Research led by UCSF has pointed to a hallmark of disease repair that could be used in the development of future treatments.
Ten years after the discovery of a common antihistamine, clemastine, as a potential treatment for multiple sclerosis by researchers at UC San Francisco, a new method has been developed to evaluate the drug’s effectiveness in repairing the brain. This development could also facilitate the assessment of potential future treatments for the devastating disorder.
Led by physician-scientist Ari Green, MD, who, along with neuroscientist Jonah Chan, Ph.D., originally pinpointed clemastine’s potential therapeutic role for MS, MRI scans were used to examine the drug’s effects on the brains of 50 clinical trial participants .
In MS, patients lose myelin, the protective insulation around nerve fibers. This myelin loss triggers delays in nerve signals, leading to weakness and spasticity, vision loss, cognitive slowing, and other symptoms.
In the brain, water trapped between the thin layers of myelin that surround nerve fibers cannot move as freely as water that flows between brain cells. This unique property of myelin allowed imaging experts to develop a technique to compare the difference in myelin levels before and after the drug was administered, by measuring the so-called myelin water fraction, or the ratio of myelin water to the total water content of the brain tissue.
In their study, published May 8, 2023 in PNAS, the researchers found that patients with MS who were treated with clemastine experienced modest increases in myelin water, indicating myelin repair. They also proved that the myelin water fraction technique, when focused on the right parts of the brain, could be used to track myelin recovery.
“This is the first example of brain repair being documented on MRI for a chronic neurological condition,” said Green, medical director of the UCSF Multiple Sclerosis and Neuroinflammation Center and member of the Weill Institute for Neurosciences. “The study provides the first direct, biologically validated, imaging-based evidence of myelin repair induced by clemastine. This will set the standard for future research into remyelinating therapies.”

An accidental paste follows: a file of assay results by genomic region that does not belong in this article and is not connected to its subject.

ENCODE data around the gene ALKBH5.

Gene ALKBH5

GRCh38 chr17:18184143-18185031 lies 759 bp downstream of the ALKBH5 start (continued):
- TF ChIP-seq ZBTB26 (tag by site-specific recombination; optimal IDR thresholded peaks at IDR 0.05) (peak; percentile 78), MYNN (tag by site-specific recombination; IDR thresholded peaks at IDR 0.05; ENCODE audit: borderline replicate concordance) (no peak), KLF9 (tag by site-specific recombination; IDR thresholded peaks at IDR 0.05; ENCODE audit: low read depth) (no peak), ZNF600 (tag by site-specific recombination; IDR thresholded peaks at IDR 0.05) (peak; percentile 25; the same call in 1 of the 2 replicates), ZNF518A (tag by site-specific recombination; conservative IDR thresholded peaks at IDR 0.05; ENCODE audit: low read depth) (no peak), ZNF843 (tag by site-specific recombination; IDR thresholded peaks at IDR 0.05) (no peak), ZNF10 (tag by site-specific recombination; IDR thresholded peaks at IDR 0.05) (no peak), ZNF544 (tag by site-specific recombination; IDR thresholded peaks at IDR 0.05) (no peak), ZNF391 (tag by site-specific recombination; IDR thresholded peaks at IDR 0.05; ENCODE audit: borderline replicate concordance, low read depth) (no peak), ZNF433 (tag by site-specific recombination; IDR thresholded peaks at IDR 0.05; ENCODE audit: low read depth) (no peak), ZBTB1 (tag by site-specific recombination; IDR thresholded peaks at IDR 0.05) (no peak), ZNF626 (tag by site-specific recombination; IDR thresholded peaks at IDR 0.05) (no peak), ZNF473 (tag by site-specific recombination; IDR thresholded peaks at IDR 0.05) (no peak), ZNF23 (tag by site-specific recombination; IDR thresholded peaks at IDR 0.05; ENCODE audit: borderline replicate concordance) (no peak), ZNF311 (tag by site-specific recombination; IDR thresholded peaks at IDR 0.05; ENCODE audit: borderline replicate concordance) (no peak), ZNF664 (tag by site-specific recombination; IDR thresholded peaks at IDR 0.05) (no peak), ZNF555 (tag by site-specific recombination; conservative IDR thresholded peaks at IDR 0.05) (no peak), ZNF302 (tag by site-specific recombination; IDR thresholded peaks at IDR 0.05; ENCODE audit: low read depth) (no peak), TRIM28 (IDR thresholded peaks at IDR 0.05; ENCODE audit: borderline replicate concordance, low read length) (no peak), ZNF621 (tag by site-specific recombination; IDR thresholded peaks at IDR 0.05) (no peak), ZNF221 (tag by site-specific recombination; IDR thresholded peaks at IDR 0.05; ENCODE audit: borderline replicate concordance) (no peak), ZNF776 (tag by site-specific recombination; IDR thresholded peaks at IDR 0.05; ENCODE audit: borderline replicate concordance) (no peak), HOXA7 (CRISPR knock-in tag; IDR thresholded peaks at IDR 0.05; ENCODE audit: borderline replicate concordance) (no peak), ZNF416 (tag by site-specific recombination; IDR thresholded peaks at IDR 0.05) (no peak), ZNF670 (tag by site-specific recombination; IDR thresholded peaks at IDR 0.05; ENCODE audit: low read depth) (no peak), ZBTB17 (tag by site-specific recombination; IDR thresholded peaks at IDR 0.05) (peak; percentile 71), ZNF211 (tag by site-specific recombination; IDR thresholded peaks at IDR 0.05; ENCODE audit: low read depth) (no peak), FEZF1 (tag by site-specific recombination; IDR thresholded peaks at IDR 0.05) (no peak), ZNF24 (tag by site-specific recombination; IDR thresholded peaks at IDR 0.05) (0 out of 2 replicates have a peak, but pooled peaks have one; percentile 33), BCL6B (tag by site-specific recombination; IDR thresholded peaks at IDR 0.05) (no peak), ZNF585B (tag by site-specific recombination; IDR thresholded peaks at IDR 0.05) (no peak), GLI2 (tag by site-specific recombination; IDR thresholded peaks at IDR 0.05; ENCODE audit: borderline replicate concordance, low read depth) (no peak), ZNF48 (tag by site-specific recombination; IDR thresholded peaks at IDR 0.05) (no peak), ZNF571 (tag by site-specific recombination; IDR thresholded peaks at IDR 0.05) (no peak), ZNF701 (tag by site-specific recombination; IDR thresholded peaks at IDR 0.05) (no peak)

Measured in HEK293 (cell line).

Myelin increased even after medication was stopped
In the study, patients with MS who participated in the ReBUILD study were divided into two groups: the first group received clemastine for the first three months of the study, and the second group only received clemastine for months three to five. Using the myelin water fraction as a biomarker, the researchers found that myelin water increased in the first group after participants received the drug, and continued to increase after clemastine was stopped. In the second group, the myelin water fraction showed a decrease in myelin water in the first part of the study, under placebo, and a rebound after the participants received clemastine.
The findings confirm the findings of a previous study with the same 50 patients, which had found that the allergy medication reduced delayed nerve signaling, potentially relieving symptoms.
In the current study, researchers looked at the corpus callosum, a region of the brain with a high myelin content that connects the right and left hemispheres of the brain. They found that significant repair occurred outside the visible lesions typically associated with MS. This emphasizes the need to focus on myelin repair beyond these lesion sites.
Clemastine works in this setting by stimulating the differentiation of myelin-forming stem cells. This places the drug a generation ahead of existing MS drugs that work by suppressing immune system activity, reducing inflammation and reducing the risk of relapse. However, it is still not ideal, making measurement of the water fraction an important tool for developing better therapy.
“Clemastine may only be partially effective at the doses we can use,” said Green, who is also a neuro-ophthalmologist and chief of the Division of Neuroimmunology and Glial Biology in the UCSF Department of Neurology. “It can be sedating, which can be particularly undesirable in patients with MS. We hope that better drugs will be developed, but clemastine has proven to be the tool to show that remyelination is possible.”
Proposed future research will examine clemastine’s potential for treating brain damage in premature infants, who often experience myelin damage. Pediatric neurologist Bridget Ostrem, MD, Ph.D., of UCSF Benioff Children’s Hospitals, is currently seeking approval from the Food and Drug Administration to begin the first clinical trial testing clemastine for the treatment of this debilitating and debilitating condition.
Reference: “MWF of the corpus callosum is a robust measure of remyelination: Results from the ReBUILD trial” by Eduardo Caverzasi, Nico Papinutto, Christian Cordano, Gina Kirkish, Tristan J. Gundel, Alyssa Zhu, Amit Vijay Akula, W. John Boscardin, Heiko Neeb, Roland G. Henry, Jonah R. Chan, and Ari J. Green, 08 May 2023, Proceedings of the National Academy of Sciences.
The study was supported by The Rachleff Family Westridge Foundation, the Janet Lustgarten and Lustgarten Family Whitney Fund, and the Adelson Medical Research Foundation.